• The Budget also announced the reduction of import duties and paved the way for foreign-manufactured goods to flow into India. 
  • Following this, most of the manufacturing sector was opened up to foreign direct investment. 
  • India’s industrial policy was virtually junked, and policymakers and the political leadership became contemptuous of the idea of self-reliance. 

A disastrous model:

  • In the late 1980s, transnational corporations started shifting the production base to smaller companies in developing countries, especially Asia, in search of cheap labour and raw materials. 
  • Developed countries supported the move because shifting the polluting and labour-intensive industries suited them as long as ownership remained with their companies. 

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Emergence of China:

  • Though many developing countries participated in the global production/value/supply chains, the substantial value addition in developing countries happened in a few production hubs, of which China emerged to be a major one.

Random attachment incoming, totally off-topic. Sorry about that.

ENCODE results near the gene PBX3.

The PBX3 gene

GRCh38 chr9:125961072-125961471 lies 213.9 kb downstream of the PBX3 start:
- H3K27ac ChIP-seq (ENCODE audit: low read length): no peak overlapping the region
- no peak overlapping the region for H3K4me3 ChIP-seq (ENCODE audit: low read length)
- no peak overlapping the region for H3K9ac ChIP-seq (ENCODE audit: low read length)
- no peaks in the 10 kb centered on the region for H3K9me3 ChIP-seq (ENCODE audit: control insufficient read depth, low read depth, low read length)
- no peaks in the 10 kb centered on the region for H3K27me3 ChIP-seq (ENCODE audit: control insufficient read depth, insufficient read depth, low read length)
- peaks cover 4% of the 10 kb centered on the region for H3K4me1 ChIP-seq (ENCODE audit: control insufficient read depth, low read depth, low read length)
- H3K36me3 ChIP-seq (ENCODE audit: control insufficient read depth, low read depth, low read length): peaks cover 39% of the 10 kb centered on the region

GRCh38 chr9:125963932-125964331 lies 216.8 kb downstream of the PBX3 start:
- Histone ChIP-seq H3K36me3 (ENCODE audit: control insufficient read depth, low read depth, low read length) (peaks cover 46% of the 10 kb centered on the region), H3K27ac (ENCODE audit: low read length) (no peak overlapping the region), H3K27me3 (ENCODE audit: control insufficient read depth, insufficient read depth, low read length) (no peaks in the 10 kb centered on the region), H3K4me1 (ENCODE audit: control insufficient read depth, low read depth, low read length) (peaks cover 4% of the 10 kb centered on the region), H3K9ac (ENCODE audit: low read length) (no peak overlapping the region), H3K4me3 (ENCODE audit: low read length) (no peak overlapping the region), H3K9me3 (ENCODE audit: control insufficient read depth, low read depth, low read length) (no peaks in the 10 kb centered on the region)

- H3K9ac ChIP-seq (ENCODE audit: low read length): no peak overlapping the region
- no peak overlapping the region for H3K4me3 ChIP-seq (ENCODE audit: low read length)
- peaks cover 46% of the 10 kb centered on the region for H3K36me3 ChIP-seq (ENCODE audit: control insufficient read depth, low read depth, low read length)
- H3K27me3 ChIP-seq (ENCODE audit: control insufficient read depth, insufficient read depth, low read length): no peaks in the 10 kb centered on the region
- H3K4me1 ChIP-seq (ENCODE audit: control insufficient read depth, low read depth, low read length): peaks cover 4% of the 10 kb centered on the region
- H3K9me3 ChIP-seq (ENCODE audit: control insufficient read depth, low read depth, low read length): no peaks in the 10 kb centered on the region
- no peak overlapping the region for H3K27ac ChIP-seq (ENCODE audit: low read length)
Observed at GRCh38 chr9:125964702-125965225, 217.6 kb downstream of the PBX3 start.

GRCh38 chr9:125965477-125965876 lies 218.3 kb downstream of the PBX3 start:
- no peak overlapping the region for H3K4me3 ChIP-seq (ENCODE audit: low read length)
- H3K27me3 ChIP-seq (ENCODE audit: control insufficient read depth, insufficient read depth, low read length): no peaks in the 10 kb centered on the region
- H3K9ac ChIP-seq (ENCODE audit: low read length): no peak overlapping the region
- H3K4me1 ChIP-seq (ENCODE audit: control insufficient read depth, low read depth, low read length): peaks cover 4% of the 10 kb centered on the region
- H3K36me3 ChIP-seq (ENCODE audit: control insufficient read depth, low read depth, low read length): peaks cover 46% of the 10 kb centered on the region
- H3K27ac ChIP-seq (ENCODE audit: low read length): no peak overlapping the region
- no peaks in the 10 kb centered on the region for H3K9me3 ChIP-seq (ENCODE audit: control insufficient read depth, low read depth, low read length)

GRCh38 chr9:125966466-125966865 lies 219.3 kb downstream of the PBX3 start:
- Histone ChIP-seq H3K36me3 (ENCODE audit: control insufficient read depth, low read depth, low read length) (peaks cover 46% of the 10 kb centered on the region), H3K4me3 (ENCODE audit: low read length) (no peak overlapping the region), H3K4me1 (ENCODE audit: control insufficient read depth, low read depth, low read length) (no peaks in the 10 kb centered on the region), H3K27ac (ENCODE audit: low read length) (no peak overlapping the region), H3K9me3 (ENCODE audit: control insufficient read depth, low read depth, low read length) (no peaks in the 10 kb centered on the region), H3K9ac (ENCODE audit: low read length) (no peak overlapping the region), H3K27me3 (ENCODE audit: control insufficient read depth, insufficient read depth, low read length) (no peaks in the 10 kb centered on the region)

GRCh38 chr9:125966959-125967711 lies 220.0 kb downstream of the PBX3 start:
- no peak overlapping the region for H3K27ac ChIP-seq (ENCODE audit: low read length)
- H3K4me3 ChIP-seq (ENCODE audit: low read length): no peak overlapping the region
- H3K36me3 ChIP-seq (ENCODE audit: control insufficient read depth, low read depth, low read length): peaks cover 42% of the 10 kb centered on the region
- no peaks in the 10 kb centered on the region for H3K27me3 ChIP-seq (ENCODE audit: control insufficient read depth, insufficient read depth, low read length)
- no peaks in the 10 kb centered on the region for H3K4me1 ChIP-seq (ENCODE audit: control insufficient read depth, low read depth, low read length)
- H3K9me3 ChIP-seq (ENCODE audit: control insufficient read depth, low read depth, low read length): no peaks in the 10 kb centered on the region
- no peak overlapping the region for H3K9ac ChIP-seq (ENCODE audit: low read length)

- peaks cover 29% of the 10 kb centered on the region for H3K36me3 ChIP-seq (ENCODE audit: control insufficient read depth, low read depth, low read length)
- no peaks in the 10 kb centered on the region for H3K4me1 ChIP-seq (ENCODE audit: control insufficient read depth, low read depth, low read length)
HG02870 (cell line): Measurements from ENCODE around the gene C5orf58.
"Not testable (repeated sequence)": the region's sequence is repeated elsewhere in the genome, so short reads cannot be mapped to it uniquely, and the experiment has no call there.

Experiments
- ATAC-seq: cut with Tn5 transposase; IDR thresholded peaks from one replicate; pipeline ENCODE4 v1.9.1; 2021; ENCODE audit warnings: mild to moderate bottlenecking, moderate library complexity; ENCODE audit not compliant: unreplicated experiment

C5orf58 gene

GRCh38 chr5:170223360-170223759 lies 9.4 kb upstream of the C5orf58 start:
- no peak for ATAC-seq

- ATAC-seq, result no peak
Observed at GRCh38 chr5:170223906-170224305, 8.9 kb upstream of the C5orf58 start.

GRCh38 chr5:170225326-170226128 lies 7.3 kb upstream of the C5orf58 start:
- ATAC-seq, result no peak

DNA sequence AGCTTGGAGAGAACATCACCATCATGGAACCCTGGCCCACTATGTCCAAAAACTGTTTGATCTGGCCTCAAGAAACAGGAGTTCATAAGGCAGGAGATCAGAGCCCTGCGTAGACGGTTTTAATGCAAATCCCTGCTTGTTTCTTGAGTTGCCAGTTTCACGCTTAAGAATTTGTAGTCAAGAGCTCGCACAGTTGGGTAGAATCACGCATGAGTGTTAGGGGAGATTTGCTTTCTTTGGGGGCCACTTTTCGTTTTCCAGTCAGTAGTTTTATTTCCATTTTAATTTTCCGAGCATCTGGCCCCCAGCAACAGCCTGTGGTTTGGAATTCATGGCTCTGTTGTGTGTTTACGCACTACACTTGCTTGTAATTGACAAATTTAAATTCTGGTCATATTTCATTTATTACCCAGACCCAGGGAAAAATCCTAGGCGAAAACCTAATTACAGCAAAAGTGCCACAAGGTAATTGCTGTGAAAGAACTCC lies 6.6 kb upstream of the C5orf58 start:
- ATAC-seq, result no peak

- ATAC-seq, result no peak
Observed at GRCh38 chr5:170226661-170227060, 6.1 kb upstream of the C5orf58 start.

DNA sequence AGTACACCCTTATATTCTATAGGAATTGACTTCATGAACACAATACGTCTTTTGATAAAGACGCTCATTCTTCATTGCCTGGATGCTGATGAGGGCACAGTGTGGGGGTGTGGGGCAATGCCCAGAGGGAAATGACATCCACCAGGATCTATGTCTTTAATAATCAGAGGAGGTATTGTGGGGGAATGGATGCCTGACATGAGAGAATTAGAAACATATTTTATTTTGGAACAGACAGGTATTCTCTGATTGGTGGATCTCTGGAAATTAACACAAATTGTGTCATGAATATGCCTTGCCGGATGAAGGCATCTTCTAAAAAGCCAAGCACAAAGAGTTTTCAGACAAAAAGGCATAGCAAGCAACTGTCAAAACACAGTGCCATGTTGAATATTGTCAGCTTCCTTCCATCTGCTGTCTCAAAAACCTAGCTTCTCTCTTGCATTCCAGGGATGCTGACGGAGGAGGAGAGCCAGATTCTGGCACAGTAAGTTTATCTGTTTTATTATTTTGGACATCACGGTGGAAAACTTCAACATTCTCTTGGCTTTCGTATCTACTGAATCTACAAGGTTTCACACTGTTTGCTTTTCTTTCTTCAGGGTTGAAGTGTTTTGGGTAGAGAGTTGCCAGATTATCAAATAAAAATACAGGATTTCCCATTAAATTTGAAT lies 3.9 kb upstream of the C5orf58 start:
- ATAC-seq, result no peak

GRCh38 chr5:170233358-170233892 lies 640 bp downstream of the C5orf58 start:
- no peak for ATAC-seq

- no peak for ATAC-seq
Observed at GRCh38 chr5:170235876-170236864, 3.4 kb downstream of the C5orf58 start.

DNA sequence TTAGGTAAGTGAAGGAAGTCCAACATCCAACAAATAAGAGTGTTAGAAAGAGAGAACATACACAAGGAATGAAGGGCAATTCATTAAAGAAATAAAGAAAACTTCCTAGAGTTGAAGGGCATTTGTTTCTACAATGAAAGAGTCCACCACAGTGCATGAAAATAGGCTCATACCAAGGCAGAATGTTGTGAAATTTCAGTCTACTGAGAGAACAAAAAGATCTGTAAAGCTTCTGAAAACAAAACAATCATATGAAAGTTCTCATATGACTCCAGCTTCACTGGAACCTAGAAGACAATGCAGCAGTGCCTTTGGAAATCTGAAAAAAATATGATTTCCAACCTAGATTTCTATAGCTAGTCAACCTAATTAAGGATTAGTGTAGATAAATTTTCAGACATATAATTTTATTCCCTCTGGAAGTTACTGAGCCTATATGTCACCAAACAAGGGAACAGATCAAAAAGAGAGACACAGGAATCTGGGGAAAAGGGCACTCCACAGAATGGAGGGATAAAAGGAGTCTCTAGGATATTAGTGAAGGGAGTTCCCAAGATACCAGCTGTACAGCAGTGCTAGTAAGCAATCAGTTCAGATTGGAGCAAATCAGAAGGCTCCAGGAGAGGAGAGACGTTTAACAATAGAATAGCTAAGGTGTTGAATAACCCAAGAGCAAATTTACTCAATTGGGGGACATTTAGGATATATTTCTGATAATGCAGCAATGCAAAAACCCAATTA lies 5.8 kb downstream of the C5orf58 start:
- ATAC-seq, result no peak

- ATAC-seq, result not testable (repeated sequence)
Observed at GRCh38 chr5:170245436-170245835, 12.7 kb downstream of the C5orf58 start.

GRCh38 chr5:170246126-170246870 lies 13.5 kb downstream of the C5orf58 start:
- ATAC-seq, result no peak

• Manufacturing shifted from a decentralised production system spread across different counties to just a few locations. 
  • However, countries like China defied the logic of supply/value chains ensuring substantial value addition for themselves. 
  • They even carried out backward integration and thus emerged as global manufacturing hubs for certain products. 
  • In the case of health products, China became the global supplier of active pharmaceutical ingredients (API), personal protective equipment (PPE), and medical devices diagnostics. 

Implications for the COVID-19 outbreak:

  • The resultant loss of manufacturing base has affected the ability of many governments, including of developed countries, to put up an effective response to the crisis. 
  • The U.K. Prime Minister asked the country’s manufacturers to produce ventilators in order to provide care for critical COVID-19 patients. 
  • Similarly, the U.S. President invoked the Defense Production Act of 1950 to ramp up N95 mask production. 
  • Under this legislation, the U.S. President can direct U.S. manufacturers to shift from their normal manufacturing activities to produce goods according to the directions of the government. 
  • Similarly, the French Health Minister stated that the country may nationalise vaccine companies if necessary. Spain nationalised all its private hospitals.